The Fed's Exit Strategy: Will it Work?


Beware the Ides of March — especially if you’re a mortgage loan shopper who doesn’t want to see rates drive upward. But that might be the case, as the Federal Reserve pulls out of the mortgage-backed securities market.

The Fed has spent upward of $1.25 trillion to buy up mortgage-backed securities from banks and other mortgage lenders since September 2008. That campaign helped boost the price of mortgage securities, which in turn pulled down mortgage rates.

With mortgage rates low, millions of homebuyers and homeowners got cheaper loans, helping keep prices stable in a period of great economic volatility. At the apex of the Fed buyback spree, mortgage rates fell to 4.71% in late 2009, as measured by the Weekly Mortgage Rate Tracker. According to loan giant Freddie Mac (Stock Quote: FRE), that’s the lowest recorded mortgage rate ever documented by the agency.

But if those prove to be the salad days, then lower rates are almost certainly off the menu when the Fed pulls its grand "exit strategy" in March. How will that impact the market at large? Most likely, it will rock the economy just as some signs were emerging that it was getting back on its feet. Here are a few reasons why:

Housing Hit: Contractors, homebuilders and real estate professionals will see a slowdown in activity, as higher rates will lead to fewer home sales and fewer new homes under construction.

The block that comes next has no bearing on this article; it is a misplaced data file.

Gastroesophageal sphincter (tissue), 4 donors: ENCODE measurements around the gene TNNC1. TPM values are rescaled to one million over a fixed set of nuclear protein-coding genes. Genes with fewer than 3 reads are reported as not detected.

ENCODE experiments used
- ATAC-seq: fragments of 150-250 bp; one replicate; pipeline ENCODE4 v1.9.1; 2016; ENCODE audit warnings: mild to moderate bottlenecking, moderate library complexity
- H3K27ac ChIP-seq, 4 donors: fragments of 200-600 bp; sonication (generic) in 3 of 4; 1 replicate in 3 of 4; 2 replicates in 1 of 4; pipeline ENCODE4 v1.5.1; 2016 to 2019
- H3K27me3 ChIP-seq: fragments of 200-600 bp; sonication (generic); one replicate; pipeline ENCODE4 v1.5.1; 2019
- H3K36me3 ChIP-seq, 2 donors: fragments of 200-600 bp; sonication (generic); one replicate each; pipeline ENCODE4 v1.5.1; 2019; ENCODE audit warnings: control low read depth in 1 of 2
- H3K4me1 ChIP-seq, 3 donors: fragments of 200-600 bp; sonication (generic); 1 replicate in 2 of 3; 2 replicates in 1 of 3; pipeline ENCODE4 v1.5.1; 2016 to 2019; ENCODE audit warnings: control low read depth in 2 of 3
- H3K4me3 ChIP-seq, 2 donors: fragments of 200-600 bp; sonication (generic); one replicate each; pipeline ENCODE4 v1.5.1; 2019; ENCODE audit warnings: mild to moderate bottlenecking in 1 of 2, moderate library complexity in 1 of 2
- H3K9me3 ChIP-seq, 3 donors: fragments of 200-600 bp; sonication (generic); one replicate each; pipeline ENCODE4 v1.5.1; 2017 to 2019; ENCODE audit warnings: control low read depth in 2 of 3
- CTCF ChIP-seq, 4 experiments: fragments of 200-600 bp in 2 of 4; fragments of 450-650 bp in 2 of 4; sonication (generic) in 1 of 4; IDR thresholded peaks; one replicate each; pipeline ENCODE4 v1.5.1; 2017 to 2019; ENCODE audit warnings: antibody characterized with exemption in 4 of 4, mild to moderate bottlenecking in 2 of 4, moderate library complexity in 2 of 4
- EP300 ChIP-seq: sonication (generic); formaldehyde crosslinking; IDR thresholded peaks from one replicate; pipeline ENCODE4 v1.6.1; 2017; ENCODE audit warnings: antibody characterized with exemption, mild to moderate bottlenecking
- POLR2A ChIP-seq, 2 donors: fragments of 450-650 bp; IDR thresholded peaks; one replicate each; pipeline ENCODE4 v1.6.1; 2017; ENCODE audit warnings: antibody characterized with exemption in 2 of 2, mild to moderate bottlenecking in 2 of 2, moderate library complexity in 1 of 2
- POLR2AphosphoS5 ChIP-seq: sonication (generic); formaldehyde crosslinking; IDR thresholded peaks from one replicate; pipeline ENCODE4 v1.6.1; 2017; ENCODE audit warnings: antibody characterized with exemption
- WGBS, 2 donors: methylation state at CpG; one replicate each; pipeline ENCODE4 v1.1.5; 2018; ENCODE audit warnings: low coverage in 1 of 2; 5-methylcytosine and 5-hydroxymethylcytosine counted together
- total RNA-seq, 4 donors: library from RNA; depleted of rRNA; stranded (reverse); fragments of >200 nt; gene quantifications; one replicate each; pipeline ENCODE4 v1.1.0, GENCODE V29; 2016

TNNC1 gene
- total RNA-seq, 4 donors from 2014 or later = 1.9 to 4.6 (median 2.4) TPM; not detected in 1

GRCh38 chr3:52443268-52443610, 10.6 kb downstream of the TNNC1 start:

Unemployment: The U.S. Census is expected to add 800,000 new jobs, albeit temporary ones, to the U.S. economy. But if there is a big hit to the housing and real estate sectors because of the Fed’s exit policy, expect those gains to be neutralized by layoffs in impacted sectors.

Investor Risk: According the U.S. Treasury Department, which released the minutes of its recent Treasury Borrowing Advisory Committee meeting, one committee member reported that “near-zero interest rates driven by current Federal Reserve policy was pushing many financial entities such as pension funds, insurance companies and endowments further out on the yield curve into longer-dated, riskier asset classes to earn incremental yield. A critical issue will be the impact on the riskier asset classes as market interest rates move away from zero.”

The Fed’s mortgage-backed security program’s exit strategy is set to commence on March 10, unless the powers-that-be change their minds (an unlikely scenario according to economists).

When that happens, the risk is heightened of a ripple effect that could stall any economic recovery, and leave the housing industry spinning out of control again.

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